Connor Abeles, a senior at Emerson College, is reveling in his latest success. A two-year project in the making, his mixtape “Gorgeous Nonsense” was released in April and is gaining traction. Abeles, better known as “Cab Ellis” on stage, debuted at the Middle East Club in Boston as a freshman for a small crowd of his close friends. The rapper booked the club once more for the release of his tape; tickets sold out and the house was packed. The collaborative venture incorporates nearly a dozen other singers, mixers, producers and musicians from around the Boston area. Laden with personal sentiment for the artist, it also packs big potential for his future in music.
After witnessing other student talent at his school and universities close by, Abeles sought to diversify his sound by adding contributions from other artists. Not his first release, but his first collaborative work, nearly each track of “Gorgeous Nonsense” co-stars a featuring artist.
Compared to his previous tapes and EPs, this title better resembles an album; the feel-good beats strike a balance between presenting a cohesive, retro vibe and incorporating individual flair into each song. Live instruments like the saxophone, trumpet and some percussive guitar lines compliment Abeles’ rap verses and a few that he sings—another element setting the new release apart from his previous music. Two of the new songs, “Boogie” and “Do That,” are out on SoundCloud; Abeles is working to expand the platforms where his songs are available, aiming to reach iTunes and Spotify, or potentially to produce physical copies of the tape in the future.
Currently, the two songs from “Gorgeous Nonsense” available on SoundCloud are climbing quickly in the number of plays they’re accumulating; each has reached about an equal number of plays as compared to other songs he has previously released that have been posted for over a year, though the new tracks have only been available for a few months.
A rather spontaneous project, the idea for the album came together during recreational improv sessions with friends. After, the sophomore at the time began questing for collaborators while attending shows, lounges and other musical happenings around the area. Many of the guest artists are Ellis’ friends, and he connected with the ones he didn’t know through mutual friends.
The vocal features range from soloists, like Abeles’ sister, to groups like the university a cappella group she sings with and even a middle school choir. Instrumentalists include a saxophone and trumpet player, a couple guitar players and a percussive guitarist who taps beats on his guitar while playing, to name a few.
The vision for the finished tape was for it to be a collection of recordings that celebrated music and would reach a wide audience; centered around the young hunger to find security in passion and escape expectation, its sentiment is relatable for listeners and tangibly personal for the creator. Abeles took the lyrics to the next level. His past lyrics were constructed for aesthetic sound, while the “Gorgeous Nonsense” lyrics are deeper, the subject matter is more vulnerable and there are more lines packed into each track. The rapper reveals little pieces of himself through them. “Every single line means something or comes from somewhere,” Abeles says.
He stumbled across the title after a suggestion his mom made. He had previously penned a track donning the title, which she had mentioned that she liked. After considering the message behind the word pairing, it seemed to fittingly depict the process of making the tape itself: sometimes messy, but beautiful in nature.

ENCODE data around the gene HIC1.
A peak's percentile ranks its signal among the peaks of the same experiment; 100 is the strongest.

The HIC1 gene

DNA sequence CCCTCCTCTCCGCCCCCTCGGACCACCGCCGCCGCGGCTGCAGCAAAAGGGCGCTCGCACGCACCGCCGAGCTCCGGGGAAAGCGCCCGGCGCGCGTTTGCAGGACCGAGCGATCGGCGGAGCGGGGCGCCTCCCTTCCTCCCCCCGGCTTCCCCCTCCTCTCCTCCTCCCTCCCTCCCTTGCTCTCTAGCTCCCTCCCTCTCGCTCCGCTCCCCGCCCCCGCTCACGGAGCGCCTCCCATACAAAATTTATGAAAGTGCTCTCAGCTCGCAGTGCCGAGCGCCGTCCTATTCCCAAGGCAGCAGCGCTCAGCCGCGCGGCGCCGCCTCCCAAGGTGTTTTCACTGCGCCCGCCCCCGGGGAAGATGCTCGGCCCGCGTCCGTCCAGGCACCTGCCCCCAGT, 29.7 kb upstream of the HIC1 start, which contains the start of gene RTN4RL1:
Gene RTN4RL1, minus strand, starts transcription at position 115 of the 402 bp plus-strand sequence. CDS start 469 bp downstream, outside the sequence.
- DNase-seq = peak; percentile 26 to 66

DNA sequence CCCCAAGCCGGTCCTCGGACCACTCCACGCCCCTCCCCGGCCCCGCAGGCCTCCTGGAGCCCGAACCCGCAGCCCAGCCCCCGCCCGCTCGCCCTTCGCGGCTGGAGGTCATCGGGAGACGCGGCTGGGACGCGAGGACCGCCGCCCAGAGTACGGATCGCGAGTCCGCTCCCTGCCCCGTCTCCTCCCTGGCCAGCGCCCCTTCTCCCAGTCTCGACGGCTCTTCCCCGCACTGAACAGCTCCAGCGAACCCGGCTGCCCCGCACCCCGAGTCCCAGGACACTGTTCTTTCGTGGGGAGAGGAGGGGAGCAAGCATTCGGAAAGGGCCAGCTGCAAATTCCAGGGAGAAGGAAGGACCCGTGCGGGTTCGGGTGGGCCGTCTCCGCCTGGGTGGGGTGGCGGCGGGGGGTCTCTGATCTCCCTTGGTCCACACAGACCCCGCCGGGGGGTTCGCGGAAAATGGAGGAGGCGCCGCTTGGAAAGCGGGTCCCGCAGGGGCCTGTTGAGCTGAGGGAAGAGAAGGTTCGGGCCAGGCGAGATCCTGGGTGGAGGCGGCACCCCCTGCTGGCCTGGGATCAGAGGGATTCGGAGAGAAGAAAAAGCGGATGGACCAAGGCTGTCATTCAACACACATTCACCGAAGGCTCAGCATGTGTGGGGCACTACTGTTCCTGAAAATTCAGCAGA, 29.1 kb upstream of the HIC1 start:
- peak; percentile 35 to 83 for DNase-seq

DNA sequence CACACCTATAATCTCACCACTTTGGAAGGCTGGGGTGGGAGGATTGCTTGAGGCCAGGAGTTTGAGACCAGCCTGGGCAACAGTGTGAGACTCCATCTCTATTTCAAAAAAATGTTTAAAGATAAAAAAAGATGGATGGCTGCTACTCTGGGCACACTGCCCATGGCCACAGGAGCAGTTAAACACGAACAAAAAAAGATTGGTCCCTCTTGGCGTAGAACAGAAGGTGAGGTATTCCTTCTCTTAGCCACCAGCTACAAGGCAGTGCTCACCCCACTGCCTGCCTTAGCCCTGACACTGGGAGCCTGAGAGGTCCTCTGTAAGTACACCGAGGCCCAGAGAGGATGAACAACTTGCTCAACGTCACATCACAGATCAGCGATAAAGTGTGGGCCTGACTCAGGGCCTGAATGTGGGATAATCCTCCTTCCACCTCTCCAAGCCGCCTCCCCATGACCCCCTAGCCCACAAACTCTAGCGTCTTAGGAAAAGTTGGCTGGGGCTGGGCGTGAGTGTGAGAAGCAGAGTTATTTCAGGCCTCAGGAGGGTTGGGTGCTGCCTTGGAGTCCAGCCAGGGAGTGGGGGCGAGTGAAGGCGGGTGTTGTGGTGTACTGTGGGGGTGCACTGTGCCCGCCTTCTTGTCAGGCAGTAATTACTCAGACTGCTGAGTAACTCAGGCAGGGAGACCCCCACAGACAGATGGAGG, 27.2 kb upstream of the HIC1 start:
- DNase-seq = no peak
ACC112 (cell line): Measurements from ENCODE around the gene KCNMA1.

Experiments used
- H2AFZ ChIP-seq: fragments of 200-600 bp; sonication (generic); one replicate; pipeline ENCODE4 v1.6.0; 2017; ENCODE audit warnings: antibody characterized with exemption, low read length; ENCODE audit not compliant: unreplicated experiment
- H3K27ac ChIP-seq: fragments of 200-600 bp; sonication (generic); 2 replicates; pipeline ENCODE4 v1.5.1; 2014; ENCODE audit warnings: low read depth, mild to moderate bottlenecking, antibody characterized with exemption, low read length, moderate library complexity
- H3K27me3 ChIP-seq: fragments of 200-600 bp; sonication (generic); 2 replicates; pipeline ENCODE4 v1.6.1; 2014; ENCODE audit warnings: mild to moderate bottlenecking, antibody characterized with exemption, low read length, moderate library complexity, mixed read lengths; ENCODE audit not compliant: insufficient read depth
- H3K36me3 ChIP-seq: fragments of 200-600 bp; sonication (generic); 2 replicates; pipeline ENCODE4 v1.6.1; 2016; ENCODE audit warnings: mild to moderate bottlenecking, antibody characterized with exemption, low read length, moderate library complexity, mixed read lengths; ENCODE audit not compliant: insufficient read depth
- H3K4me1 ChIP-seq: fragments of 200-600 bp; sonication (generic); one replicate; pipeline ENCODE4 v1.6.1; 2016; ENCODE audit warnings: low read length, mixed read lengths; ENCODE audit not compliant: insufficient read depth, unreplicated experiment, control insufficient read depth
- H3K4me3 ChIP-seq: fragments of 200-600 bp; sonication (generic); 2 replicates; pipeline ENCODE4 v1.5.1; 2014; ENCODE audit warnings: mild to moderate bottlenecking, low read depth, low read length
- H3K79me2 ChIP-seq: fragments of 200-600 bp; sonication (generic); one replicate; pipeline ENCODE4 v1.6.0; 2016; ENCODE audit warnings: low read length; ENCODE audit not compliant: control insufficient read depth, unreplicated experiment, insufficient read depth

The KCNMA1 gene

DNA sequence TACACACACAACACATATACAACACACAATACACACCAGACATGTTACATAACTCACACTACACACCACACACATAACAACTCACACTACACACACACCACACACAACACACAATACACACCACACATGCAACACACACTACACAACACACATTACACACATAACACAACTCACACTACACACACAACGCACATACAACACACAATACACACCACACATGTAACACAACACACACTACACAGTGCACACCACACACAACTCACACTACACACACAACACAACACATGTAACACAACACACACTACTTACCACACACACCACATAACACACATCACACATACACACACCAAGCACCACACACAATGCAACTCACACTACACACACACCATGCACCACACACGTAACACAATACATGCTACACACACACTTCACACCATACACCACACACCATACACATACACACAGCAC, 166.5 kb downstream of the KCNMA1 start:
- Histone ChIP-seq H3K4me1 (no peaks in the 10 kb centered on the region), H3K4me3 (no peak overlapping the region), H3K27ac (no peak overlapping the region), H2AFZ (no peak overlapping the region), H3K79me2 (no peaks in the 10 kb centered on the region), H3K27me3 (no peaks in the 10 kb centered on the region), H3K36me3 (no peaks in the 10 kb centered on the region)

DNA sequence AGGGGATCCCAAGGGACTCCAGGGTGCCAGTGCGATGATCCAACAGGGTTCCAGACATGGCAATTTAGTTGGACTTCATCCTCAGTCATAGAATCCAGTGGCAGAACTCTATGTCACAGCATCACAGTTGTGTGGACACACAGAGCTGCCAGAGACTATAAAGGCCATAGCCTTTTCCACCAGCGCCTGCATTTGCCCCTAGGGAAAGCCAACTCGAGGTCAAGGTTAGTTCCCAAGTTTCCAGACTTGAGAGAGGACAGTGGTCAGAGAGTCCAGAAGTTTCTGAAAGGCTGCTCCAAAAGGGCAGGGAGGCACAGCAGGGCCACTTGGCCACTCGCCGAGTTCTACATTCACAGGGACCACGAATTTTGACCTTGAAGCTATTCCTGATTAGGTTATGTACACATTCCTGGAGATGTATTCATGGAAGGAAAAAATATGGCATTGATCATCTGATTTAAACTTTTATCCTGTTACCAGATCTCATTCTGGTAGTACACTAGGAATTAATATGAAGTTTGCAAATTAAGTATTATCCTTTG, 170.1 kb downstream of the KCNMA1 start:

While the end result of the collaborative undertaking is immaculate, getting it there was not. The biggest challenge the artists encountered was scheduling. Most of the feature artists are students, too. Over the course of the years when the project was in the works, sacrificing social time and sleep to grind out time writing, playing and hunting for beats became the norm; Connor Abeles and Cab Ellis become one persona. “Music was my closest companion for the duration of the tape” he says.
He was motivated to finish the tape, even over its long evolution, so that there would be something to show for the time he spent working instead of being with friends and family. The people he was working with kept him going; seeing them give their heart and energy to creating music galvanized his passion for what the tape was becoming and what it would be when it was finished. “I never could’ve imagined that I would be able to work with this many people,” the rapper says.
From Past to Future
While the tape has been a successful move towards a career in music for Cab Ellis, it is more notably a personal success. In his early college years, the budding performer booked a show at a Boston club, certain that he could sell enough tickets to meet the minimum requirement. While that show turned up some of his closest buds but didn’t boast much more in terms of sales, his last show amassed a sold-out crowd, tangible proof of the anticipation surrounding the album and of his growth as an artist.
What hasn’t changed is the conviction Abeles performs with. From his first demos as a freshman to his shows now as a senior, he performs with a raw fire every time. “I’m ripping my guts out and giving them to you, gladly, every time I rap,” he says, and his avidity is apparent. The release of the mixtape represents Abeles’ ardor for making music while helping him to achieve his goal of diversifying his sound.
From here, the rapper/writer will trek to Los Angeles to lay the foundation for a career rapping, writing, playing and eventually producing music, the next skill he wants to tackle.
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